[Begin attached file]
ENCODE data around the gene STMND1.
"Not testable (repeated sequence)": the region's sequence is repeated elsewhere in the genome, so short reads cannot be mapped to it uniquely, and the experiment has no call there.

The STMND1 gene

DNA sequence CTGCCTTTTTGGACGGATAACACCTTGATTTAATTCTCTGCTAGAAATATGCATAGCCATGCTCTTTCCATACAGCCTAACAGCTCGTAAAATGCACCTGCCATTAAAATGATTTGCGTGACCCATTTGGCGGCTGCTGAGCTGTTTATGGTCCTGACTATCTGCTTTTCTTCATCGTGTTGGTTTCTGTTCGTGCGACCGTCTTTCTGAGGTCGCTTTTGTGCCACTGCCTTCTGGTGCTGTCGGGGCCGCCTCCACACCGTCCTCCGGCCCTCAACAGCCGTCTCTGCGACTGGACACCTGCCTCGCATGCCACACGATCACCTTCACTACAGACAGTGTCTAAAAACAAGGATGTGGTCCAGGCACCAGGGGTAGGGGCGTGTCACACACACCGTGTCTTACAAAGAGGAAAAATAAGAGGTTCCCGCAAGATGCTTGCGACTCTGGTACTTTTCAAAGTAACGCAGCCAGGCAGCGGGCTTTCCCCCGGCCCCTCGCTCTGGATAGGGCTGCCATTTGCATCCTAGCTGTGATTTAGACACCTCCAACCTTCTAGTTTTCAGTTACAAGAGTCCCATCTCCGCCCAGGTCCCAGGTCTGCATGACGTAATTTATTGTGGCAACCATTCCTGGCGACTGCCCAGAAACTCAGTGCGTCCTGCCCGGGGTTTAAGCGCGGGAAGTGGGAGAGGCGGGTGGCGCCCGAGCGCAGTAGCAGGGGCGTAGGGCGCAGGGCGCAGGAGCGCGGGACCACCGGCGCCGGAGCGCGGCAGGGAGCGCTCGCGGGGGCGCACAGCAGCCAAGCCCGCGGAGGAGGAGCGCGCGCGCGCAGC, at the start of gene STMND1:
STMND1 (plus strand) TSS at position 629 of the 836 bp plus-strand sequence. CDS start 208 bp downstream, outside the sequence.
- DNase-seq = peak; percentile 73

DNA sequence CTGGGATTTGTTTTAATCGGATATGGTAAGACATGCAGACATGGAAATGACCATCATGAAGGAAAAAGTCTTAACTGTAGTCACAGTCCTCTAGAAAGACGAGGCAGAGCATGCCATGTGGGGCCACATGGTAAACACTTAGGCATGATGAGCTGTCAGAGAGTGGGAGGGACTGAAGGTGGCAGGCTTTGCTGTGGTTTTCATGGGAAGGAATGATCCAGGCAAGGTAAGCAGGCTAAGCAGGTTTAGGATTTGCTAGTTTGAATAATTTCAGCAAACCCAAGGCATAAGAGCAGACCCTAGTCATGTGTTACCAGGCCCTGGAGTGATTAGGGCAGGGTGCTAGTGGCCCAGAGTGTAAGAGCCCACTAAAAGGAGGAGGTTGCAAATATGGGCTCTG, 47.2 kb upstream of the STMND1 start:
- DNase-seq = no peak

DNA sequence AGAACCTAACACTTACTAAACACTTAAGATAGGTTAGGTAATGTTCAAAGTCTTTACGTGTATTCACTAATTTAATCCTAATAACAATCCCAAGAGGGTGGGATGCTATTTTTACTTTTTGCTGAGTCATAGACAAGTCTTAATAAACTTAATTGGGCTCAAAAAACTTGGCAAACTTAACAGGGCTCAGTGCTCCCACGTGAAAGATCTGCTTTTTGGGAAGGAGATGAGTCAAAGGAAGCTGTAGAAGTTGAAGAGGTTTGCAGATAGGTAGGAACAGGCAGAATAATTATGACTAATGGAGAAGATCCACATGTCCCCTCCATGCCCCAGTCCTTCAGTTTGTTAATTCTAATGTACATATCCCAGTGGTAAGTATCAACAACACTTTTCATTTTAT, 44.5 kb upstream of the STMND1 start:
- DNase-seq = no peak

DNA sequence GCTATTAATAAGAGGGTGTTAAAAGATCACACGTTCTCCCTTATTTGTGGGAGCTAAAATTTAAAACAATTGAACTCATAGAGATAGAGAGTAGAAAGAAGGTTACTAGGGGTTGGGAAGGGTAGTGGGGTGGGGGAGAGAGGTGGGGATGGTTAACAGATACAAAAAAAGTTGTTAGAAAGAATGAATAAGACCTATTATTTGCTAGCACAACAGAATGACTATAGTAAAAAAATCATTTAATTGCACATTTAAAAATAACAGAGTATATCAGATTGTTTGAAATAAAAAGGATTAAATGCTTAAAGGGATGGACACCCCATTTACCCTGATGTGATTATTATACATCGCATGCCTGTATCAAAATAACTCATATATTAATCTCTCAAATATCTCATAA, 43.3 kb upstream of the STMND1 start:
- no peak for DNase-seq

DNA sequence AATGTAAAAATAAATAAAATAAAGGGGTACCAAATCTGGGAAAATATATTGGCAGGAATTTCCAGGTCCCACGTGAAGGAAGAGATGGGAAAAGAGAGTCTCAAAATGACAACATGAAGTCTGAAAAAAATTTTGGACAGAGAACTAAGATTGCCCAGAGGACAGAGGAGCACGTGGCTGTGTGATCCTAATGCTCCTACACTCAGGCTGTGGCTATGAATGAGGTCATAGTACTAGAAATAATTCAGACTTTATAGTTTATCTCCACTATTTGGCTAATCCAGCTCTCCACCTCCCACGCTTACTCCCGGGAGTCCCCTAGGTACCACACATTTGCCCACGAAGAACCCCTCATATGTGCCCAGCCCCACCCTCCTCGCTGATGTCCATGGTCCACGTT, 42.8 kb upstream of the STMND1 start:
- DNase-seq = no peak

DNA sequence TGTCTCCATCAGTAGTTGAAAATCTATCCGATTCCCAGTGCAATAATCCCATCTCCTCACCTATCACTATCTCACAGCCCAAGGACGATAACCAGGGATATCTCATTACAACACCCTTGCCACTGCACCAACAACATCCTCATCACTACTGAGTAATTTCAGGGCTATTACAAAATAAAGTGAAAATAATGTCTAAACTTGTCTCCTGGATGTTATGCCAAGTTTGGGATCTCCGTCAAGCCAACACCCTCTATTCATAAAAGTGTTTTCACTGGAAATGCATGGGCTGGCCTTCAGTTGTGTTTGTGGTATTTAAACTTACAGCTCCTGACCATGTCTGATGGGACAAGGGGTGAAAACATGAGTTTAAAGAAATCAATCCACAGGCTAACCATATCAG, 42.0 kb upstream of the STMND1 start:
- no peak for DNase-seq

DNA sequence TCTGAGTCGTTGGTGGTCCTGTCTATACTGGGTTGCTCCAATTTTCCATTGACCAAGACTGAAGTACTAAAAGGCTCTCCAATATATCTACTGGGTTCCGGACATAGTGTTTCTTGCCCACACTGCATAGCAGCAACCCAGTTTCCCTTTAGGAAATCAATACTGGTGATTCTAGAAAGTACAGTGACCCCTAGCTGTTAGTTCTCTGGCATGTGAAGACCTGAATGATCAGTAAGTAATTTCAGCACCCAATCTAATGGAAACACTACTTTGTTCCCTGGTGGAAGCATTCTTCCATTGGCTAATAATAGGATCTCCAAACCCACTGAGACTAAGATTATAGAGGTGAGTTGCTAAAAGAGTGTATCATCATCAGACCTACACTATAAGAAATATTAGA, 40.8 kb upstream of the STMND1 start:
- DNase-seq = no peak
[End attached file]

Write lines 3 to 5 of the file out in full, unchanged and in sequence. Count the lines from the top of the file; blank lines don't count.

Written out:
The STMND1 gene

DNA sequence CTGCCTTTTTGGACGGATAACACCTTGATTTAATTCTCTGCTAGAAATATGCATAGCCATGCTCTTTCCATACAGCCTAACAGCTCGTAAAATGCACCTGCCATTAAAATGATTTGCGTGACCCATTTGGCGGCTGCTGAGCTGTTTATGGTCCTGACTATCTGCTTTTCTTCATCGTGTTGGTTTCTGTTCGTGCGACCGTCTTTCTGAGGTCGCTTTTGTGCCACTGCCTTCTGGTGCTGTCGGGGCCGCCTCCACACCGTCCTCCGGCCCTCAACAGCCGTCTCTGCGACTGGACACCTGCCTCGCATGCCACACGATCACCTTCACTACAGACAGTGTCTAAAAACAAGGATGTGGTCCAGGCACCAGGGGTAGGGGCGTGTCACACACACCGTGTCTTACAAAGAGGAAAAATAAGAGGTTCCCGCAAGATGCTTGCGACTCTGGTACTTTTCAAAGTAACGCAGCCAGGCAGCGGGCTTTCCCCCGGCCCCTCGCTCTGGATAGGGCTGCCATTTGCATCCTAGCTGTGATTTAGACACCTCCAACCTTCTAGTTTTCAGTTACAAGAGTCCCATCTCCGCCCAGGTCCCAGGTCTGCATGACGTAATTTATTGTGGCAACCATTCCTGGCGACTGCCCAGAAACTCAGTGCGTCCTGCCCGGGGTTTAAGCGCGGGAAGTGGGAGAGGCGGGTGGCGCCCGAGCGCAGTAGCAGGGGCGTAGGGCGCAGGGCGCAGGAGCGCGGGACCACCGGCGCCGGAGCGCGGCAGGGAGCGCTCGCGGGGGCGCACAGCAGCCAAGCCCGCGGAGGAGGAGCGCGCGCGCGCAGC, at the start of gene STMND1:
STMND1 (plus strand) TSS at position 629 of the 836 bp plus-strand sequence. CDS start 208 bp downstream, outside the sequence.